REVIEW / THEATRE
The Finger Players
Drama Centre Black Box/Thursday
Inheritance takes the gloomy view of the nature-versus-nurture debate. Genetics and upbringing trap two sisters in a dysfunctional family setting which is displayed in blackly comic glory the night before the older sibling (played by Jo Kwek) is to be married.
Zelda Tatiana Ng directs Inheritance as part of The Finger Players' Guest Directors series and the script by actress-turned-writer Ellison Yuyang Tan was also developed under the guidance of company director Chong Tze Chien. Both text and direction are confident and mostly deliver on that assurance.
Kwek's character is brash and outgoing, replaying the philandering ways of an estranged father. Lina Yu plays the stuttering good girl of the family, cowed into obedience by a mentally unstable mother but rebelling through smoking the occasional cigarette.
The stand-out performance comes from Yeo Kok Siew, an androgynous, menacing presence overseeing the sisters' interaction. When he speaks, it is the mother's lines in a deadpan tone that ratchets up the tension. He does this wearing a suit, representing the influence of the absent father.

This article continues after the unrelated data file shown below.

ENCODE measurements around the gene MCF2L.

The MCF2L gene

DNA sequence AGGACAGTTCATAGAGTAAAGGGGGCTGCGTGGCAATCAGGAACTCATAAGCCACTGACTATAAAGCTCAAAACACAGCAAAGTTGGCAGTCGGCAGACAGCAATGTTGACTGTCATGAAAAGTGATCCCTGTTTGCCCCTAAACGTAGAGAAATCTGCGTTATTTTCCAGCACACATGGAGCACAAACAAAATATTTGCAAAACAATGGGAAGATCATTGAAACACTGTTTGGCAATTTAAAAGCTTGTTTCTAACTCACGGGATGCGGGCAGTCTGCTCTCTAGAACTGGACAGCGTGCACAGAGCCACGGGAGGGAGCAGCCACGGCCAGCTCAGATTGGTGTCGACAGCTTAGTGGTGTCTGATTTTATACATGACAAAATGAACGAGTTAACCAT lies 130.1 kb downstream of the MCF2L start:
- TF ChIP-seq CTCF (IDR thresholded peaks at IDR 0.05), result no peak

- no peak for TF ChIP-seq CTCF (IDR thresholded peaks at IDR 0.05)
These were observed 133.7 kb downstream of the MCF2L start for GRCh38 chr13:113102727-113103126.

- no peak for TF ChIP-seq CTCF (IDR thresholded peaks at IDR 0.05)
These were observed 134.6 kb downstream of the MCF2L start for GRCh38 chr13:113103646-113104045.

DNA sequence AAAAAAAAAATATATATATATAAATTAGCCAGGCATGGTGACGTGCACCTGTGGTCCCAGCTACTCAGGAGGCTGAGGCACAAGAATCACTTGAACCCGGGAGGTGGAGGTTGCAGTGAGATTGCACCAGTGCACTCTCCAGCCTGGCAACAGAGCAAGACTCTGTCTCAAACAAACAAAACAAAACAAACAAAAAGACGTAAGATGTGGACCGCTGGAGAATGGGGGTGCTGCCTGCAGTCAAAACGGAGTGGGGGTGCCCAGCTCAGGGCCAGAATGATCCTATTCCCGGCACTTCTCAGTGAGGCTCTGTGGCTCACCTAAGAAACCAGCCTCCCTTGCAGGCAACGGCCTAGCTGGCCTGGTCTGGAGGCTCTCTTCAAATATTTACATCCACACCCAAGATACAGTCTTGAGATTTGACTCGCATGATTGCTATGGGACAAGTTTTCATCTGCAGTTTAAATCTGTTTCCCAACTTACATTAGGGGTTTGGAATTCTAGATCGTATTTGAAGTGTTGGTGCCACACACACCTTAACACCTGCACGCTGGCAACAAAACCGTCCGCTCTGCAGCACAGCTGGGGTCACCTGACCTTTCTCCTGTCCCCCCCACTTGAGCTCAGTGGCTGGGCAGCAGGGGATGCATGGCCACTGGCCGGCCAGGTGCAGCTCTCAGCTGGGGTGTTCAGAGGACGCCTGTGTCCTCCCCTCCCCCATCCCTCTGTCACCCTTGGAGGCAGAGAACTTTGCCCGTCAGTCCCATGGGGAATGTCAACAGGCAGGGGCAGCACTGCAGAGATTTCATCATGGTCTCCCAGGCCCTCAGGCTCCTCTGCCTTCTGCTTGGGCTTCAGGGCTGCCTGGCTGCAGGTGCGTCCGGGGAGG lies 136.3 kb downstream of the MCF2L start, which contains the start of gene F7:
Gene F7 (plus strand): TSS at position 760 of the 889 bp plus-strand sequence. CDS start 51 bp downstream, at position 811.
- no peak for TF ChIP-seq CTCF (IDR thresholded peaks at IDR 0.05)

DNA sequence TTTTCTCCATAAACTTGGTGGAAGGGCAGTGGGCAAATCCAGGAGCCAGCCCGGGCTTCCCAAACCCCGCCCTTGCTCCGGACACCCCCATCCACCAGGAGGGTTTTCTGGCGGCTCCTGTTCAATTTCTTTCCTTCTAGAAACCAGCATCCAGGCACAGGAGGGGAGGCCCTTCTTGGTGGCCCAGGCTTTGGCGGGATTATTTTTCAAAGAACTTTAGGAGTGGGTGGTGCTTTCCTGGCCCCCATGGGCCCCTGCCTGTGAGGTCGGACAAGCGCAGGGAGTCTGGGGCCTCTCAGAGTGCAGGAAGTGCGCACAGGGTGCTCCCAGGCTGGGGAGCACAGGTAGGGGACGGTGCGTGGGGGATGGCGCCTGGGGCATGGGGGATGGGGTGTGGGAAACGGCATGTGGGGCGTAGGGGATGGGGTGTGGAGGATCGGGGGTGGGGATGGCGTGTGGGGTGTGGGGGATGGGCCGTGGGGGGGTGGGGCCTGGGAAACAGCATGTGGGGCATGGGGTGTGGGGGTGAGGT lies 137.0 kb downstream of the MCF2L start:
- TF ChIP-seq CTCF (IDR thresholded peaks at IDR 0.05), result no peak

Yu and Kwek wear similar clothing, doll-like make-up and hair, and move like jointed puppets. It could be a nod to The Finger Players' origins in puppet theatre, but also underscores the characters' helplessness and the disjointed relationship between them.
The layout of the Drama Centre Black Box unfortunately means that viewers often have to choose between surtitles and appreciating the set design by Wong Chee Wai. It includes origami animals - a cat and a bird - brought to life by sound artist Darren Ng.
BOOK IT / INHERITANCE
WHERE: Drama Centre Black Box, 100 Victoria Street, National Library Building, Level 5
WHEN: Tomorrow, 3 and 8pm; Sunday, 3pm
ADMISSION: $35 from Sistic (call 6348-5555 or go to sistic.com.sg)
INFO: Performed in English, Mandarin and dialect with English surtitles
The director lets the sound artist fill in for other props on stage, a good way to underscore the dangerous dynamics in the family. The sound of a knife being used as a can opener grows fearfully loud as Yu's character cringes from her mother. A scene where Yu's character fails to rescue a bird from a cat is similarly brought to gory life through squeals and, to be consistent, should have stopped there. The feathers scattered simultaneously are over the top.
At just over an hour, Inheritance is a short play which could have been even tighter by replacing some of the flashback monologues. As everything possible goes wrong the night before the wedding, the family drama escalates and one learns enough about the sisters and mother and how they have trapped themselves in the current situation.
In the end, only the older sister breaks free, thanks to the younger sister's good nature. A similar resolution granted to the other characters would have been satisfying for the audience, but sadly not in keeping with the spirit of the play.